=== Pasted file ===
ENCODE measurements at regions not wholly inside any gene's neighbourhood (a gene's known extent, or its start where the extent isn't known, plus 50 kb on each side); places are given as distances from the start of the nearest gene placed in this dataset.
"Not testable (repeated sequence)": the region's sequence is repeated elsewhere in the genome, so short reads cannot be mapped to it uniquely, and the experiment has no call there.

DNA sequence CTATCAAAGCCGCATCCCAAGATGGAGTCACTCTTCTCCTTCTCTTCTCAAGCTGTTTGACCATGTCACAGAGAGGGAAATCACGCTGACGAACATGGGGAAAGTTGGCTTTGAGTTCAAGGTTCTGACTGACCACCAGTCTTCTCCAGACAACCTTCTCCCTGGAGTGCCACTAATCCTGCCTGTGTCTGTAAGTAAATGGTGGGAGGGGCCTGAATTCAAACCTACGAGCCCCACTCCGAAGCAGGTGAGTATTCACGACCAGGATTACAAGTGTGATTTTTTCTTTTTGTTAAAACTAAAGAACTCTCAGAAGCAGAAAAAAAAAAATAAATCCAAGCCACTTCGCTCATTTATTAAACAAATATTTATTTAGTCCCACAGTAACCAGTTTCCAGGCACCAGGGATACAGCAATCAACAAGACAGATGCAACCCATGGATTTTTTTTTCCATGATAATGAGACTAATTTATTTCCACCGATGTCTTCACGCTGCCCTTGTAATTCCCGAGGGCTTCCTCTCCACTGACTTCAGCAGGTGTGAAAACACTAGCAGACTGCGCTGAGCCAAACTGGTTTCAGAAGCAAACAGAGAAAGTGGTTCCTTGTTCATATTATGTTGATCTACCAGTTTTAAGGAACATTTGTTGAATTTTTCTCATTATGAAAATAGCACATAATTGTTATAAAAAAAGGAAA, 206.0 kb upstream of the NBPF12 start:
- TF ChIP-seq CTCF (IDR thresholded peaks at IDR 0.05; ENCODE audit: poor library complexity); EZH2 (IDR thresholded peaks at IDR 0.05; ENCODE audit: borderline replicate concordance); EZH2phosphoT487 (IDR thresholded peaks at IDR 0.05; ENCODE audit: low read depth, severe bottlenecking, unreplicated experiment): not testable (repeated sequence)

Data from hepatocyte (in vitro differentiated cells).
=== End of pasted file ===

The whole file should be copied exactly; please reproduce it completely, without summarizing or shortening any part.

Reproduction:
ENCODE measurements at regions not wholly inside any gene's neighbourhood (a gene's known extent, or its start where the extent isn't known, plus 50 kb on each side); places are given as distances from the start of the nearest gene placed in this dataset.
"Not testable (repeated sequence)": the region's sequence is repeated elsewhere in the genome, so short reads cannot be mapped to it uniquely, and the experiment has no call there.

DNA sequence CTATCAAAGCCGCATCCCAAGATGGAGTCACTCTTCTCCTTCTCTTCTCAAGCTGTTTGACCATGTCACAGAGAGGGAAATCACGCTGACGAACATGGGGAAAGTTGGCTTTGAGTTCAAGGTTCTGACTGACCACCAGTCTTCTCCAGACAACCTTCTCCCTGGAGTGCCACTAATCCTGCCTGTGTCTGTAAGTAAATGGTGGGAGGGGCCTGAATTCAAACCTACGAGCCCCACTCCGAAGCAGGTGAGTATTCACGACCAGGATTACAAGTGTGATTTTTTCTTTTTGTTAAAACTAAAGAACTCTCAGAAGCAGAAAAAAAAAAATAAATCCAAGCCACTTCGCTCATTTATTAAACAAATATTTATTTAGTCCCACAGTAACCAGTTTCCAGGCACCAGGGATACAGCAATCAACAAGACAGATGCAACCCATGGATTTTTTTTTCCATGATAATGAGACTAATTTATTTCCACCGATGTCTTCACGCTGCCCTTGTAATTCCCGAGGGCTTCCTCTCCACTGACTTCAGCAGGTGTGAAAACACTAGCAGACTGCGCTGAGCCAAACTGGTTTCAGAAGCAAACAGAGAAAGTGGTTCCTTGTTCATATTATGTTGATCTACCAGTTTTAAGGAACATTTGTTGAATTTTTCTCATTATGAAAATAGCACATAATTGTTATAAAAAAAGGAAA, 206.0 kb upstream of the NBPF12 start:
- TF ChIP-seq CTCF (IDR thresholded peaks at IDR 0.05; ENCODE audit: poor library complexity); EZH2 (IDR thresholded peaks at IDR 0.05; ENCODE audit: borderline replicate concordance); EZH2phosphoT487 (IDR thresholded peaks at IDR 0.05; ENCODE audit: low read depth, severe bottlenecking, unreplicated experiment): not testable (repeated sequence)

Data from hepatocyte (in vitro differentiated cells).